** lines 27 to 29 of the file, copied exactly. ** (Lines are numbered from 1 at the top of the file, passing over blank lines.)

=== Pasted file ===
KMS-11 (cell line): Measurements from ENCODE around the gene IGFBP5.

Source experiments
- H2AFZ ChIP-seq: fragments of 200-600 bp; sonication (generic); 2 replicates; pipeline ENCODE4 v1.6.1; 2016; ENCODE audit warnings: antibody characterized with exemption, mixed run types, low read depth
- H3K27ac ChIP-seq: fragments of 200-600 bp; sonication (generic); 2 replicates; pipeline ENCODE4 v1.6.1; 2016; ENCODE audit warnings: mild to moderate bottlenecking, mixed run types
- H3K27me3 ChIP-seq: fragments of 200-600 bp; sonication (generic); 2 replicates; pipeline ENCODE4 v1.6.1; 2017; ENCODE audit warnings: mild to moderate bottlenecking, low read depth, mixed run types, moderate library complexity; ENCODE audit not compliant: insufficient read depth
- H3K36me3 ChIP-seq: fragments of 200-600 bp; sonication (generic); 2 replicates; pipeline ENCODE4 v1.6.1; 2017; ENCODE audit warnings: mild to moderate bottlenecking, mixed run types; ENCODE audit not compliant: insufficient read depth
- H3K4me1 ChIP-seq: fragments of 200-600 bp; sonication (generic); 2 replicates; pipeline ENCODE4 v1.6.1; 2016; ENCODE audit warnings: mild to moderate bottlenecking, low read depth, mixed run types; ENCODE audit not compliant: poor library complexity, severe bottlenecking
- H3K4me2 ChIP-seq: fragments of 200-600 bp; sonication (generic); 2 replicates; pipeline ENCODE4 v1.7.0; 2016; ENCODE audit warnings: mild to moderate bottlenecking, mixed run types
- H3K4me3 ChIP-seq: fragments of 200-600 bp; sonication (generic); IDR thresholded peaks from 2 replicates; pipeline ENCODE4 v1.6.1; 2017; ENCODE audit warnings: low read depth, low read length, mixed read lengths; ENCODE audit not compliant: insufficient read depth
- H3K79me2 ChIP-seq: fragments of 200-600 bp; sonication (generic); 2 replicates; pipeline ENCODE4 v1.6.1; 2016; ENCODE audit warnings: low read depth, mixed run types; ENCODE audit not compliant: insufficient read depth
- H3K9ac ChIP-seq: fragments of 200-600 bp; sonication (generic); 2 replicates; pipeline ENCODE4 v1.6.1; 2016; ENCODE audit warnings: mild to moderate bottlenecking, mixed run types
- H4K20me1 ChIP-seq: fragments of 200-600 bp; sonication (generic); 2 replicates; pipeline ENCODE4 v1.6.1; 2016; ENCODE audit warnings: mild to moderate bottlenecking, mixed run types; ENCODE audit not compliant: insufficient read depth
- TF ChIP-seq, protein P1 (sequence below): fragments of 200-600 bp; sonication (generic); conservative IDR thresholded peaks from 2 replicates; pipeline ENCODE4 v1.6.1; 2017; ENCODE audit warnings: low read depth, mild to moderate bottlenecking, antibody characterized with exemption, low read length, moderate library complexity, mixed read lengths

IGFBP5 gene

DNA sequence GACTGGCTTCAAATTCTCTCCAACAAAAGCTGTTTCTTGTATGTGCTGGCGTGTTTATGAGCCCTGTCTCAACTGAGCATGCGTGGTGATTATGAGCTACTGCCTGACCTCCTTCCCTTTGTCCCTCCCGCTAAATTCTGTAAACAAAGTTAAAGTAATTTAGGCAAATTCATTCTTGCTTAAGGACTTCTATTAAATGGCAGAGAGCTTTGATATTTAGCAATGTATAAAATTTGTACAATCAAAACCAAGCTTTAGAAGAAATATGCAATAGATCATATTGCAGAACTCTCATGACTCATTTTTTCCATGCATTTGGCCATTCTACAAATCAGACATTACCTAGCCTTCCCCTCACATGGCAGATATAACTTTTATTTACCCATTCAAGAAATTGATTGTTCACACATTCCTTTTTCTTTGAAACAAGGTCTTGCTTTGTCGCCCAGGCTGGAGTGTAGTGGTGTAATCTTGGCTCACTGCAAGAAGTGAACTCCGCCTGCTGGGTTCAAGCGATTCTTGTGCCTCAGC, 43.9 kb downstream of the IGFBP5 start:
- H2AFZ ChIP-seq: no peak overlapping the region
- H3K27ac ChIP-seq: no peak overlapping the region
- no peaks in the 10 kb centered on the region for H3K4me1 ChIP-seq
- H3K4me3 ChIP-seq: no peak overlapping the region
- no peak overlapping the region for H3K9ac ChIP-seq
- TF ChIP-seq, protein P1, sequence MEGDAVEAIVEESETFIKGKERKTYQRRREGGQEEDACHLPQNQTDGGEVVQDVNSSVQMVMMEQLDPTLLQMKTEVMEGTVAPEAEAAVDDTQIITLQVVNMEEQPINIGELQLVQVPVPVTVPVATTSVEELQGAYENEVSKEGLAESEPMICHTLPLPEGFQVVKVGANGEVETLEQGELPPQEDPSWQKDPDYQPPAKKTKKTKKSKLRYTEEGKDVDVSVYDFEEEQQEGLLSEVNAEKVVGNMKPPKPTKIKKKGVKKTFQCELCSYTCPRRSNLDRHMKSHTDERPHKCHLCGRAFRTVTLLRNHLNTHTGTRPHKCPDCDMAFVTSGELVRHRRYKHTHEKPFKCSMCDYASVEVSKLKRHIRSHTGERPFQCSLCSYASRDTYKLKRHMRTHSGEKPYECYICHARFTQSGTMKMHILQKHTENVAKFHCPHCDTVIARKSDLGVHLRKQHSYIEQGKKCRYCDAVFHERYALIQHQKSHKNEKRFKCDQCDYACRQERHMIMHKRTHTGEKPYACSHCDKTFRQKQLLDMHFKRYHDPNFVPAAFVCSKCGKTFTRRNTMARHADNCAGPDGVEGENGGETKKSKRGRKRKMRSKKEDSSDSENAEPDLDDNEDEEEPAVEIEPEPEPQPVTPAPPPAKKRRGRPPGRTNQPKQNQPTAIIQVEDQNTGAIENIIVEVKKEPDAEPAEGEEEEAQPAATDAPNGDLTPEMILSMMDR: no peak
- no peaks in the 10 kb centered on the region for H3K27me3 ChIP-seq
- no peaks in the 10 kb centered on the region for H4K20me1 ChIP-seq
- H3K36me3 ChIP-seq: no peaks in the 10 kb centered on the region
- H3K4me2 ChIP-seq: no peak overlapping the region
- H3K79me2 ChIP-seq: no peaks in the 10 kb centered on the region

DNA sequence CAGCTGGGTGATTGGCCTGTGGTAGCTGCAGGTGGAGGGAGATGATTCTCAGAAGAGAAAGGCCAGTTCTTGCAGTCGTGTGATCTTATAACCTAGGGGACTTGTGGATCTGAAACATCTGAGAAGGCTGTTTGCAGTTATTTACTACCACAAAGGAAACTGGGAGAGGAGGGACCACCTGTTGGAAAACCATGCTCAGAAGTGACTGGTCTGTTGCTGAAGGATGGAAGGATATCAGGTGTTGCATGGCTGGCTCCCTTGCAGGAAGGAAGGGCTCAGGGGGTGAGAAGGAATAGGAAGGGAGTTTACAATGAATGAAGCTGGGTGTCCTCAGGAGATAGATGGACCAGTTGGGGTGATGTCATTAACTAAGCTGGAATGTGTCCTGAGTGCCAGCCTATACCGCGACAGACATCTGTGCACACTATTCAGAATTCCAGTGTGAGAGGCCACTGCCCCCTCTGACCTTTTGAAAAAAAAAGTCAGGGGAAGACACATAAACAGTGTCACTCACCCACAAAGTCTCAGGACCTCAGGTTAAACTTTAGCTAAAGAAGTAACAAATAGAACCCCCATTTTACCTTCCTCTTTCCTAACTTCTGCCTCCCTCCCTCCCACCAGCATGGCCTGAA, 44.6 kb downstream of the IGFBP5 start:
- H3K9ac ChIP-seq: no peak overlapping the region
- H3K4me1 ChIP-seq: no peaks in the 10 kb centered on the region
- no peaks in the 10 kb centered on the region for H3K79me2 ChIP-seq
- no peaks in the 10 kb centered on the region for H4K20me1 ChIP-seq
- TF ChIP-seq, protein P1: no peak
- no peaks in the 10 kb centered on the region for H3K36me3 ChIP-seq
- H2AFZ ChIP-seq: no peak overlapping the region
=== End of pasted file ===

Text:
DNA sequence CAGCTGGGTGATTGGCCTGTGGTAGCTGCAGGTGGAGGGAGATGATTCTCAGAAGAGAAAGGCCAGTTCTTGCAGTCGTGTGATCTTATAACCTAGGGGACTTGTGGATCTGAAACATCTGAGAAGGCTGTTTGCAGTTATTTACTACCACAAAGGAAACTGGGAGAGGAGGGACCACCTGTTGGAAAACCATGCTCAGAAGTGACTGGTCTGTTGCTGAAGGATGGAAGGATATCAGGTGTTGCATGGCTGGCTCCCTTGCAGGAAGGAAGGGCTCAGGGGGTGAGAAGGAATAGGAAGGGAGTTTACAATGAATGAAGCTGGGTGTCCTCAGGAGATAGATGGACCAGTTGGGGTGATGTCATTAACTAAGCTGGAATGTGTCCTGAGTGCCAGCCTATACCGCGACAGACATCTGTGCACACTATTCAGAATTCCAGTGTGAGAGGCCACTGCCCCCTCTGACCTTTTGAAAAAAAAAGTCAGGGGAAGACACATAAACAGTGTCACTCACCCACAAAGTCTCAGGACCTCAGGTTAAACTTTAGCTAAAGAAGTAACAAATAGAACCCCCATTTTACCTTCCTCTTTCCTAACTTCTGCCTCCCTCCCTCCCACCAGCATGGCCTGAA, 44.6 kb downstream of the IGFBP5 start:
- H3K9ac ChIP-seq: no peak overlapping the region
- H3K4me1 ChIP-seq: no peaks in the 10 kb centered on the region